South Korea and the United States fired four missiles into the Sea of Japan, Seoul said on Wednesday, a day after North Korea launched an intermediate-range missile over Japan for the first time in five years.
The two countries each fired a pair of US-made ATACMS short-range ballistic missiles, according to a statement.
The South Korean military said the launches were a retaliation to Pyongyang's farthest-ever missile test. South Korea's President Yoon Suk Yeol had previously vowed a "stern response" against the North.
Separately, South Korea also launched a Hyunmoo-2 missile that malfunctioned shortly after launch and crashed, causing panic in the city of Gangneung. There were no reports of injuries.
Military drills ramp up
The missile launches come just over a month after Seoul and Washington kicked off the biggest joint military exercise in the region in years.
Earlier on Tuesday, a South Korean F-15K fighter jet dropped two precision bombs on a virtual target on the uninhabited Yellow Sea island of Jikdo as part of a drill with US forces.
The joint exercise was intended to demonstrate the allies' "capabilities to conduct a precision strike at the origin of provocations," Seoul's Joint Chiefs of Staff added.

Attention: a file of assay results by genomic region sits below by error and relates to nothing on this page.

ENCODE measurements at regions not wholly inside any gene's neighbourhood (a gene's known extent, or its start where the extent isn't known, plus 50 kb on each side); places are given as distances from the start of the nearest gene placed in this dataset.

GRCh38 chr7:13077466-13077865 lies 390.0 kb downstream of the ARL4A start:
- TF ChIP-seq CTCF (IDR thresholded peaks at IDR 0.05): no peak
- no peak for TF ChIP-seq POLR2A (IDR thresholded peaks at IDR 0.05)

Fears of a nuclear test
North Korea's missile launch over Japan on Tuesday was the latest in a record year of sanctions-busting record tests by the isolated regime. Pyongyang launched five missiles in the past 10 days alone.
South Korean and US officials have warned about a potential North Korean nuclear test for months, as has the United Nations. Some observers say the missile launches and military exercises on Wednesday are unlikely to deter Pyongyang.
"Regardless of today's missile launch by the US and South Korean military, North Korea's plan to carry out its next nuclear test will not change," Yang Moo-jin, a professor at the University of North Korean Studies, told the AFP news agency.
"It's likely that Pyongyang's going to ridicule today's missile launch — especially since one of the launches failed — and proceed with their next nuclear test, given the law changes they made on the nuclear use in September."